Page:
Apple today announced its new iMac 2021 based on custom M1 silicon, claiming significant performance gains over the older Intel Skylake-based designs. Let’s have a look at these claims and see how legit they likely are: In terms of CPU performance, the company is claiming a massive gain of up to 85% over the older Intel processors. While there may be certain single-threaded applications where Apple’s M1 SoC is indeed over 80% faster than its x86 predecessor, they are too few and far between, especially considering that most modern applications are multi-threaded. The M1 has only four high-performance “Firestorm” cores which limit its capabilities in multi-threaded workloads such as content creation, rendering, and simulation. In the majority of applications, the delta between the older and newer processors will be largely inconsequential while the Ryzen 9 alternatives from AMD based on the Zen 3 core architecture should be significantly superior.
In terms of GPU performance, Apple claims a 2x advantage over the preceding graphics processor. This again is a very ambiguous claim. The older iMac 2020 leveraged AMD’s RDNA based Radeon Pro 5300, 5500 XT, or the 5700 series GPUs with up to 16GB of memory. While Apple’s 7-8 core custom GPU offers a decent 2.6 TFLOPs of performance, it’s still a far cry from 9.75 TFLOPs delivered by the 5700 XT. Better driver and software support are another major positive for the older iMac over the custom Apple-designed GPU.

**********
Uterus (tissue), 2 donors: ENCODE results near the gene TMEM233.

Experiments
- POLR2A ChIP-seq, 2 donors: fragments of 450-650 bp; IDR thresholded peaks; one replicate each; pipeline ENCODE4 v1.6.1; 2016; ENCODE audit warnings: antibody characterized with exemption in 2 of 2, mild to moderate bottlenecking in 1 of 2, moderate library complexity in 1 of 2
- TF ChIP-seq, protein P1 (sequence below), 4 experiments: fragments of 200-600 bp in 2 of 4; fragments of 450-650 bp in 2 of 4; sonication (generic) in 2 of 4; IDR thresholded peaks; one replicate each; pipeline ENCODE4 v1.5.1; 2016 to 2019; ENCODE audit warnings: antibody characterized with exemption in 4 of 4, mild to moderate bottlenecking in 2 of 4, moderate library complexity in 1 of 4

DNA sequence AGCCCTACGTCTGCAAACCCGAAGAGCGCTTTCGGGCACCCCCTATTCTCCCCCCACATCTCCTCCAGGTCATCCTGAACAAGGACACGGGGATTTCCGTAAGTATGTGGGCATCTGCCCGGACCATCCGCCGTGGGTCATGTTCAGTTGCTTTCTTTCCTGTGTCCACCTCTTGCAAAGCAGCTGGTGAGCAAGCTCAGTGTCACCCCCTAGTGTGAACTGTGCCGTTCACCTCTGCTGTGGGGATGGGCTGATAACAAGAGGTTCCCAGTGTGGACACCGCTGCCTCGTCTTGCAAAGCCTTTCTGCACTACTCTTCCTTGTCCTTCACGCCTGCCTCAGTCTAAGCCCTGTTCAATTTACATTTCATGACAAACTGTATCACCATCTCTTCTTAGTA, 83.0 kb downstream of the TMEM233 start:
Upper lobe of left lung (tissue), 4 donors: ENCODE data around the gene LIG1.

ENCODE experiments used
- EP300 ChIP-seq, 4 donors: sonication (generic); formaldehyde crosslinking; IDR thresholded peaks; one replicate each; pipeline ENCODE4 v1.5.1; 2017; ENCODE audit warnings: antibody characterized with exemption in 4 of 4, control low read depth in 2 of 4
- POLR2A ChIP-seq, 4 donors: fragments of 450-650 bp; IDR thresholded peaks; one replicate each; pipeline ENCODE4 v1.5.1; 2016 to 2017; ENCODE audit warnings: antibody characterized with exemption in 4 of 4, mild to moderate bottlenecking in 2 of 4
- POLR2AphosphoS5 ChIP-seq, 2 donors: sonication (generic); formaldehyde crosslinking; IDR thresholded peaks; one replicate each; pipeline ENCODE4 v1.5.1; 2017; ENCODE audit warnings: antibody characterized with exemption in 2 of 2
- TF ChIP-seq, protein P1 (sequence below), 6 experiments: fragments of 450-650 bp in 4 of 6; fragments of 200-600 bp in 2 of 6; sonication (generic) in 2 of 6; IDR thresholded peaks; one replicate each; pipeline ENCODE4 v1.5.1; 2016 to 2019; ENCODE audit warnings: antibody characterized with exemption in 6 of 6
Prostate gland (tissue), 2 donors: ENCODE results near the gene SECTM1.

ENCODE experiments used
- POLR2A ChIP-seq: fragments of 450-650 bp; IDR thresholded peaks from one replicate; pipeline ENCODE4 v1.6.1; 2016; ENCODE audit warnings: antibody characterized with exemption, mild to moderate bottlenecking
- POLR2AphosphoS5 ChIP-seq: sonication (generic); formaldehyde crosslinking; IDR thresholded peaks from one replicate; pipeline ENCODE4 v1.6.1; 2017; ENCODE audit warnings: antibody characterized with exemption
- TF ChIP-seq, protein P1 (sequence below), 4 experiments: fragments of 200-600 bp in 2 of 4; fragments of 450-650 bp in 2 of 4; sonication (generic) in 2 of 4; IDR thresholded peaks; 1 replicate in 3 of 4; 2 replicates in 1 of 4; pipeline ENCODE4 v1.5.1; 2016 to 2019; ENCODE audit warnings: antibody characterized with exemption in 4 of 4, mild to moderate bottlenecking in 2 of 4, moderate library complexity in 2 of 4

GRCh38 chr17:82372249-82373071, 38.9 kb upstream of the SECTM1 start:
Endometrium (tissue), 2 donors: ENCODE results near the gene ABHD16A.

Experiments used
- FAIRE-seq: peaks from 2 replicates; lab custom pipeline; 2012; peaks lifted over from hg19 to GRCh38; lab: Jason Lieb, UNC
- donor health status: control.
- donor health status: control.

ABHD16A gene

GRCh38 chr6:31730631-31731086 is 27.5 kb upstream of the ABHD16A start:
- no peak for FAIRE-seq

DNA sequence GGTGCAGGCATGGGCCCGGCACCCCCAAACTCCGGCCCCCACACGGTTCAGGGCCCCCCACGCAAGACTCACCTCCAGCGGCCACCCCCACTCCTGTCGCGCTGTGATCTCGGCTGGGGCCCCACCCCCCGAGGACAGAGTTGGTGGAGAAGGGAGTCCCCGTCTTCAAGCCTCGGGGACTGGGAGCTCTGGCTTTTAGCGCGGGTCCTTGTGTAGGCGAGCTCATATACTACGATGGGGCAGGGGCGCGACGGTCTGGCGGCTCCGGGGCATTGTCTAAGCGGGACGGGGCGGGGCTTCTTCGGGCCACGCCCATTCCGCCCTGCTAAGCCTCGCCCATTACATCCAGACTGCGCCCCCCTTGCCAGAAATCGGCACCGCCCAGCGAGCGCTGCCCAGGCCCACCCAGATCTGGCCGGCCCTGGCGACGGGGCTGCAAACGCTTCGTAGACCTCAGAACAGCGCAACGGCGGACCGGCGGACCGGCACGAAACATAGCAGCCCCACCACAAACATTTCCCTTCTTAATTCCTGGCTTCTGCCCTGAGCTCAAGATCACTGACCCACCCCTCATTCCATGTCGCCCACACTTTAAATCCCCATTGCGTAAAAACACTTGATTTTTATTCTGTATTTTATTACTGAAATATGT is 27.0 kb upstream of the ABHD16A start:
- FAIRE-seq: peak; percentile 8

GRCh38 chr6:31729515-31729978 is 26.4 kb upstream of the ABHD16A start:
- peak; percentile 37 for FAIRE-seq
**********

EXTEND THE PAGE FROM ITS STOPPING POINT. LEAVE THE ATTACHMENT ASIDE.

Then there’s AI or machine learning performance which the Cupertino-based company claims is a whopping 3x better with the M1 SoC. This is a grey area, as Machine Learning performance greatly varies from workload to workload. Considering that the Skylake core is more than 5 years old, this isn’t hard to believe, though in most cases, this advantage will be largely outweighed by pure multi-threaded compute performance.
Finally, there’s the matter of the price. The iMac 2021 is priced at $1,449 for the 8-core CPU, 7-core GPU paired with 8GB memory, and a 256GB SSD while the 8-core GPU variant costs $1,669. Increasing the drive storage to $1,899 pushes the overall cost to $1,899, making the already excessive price tag even more ridiculous.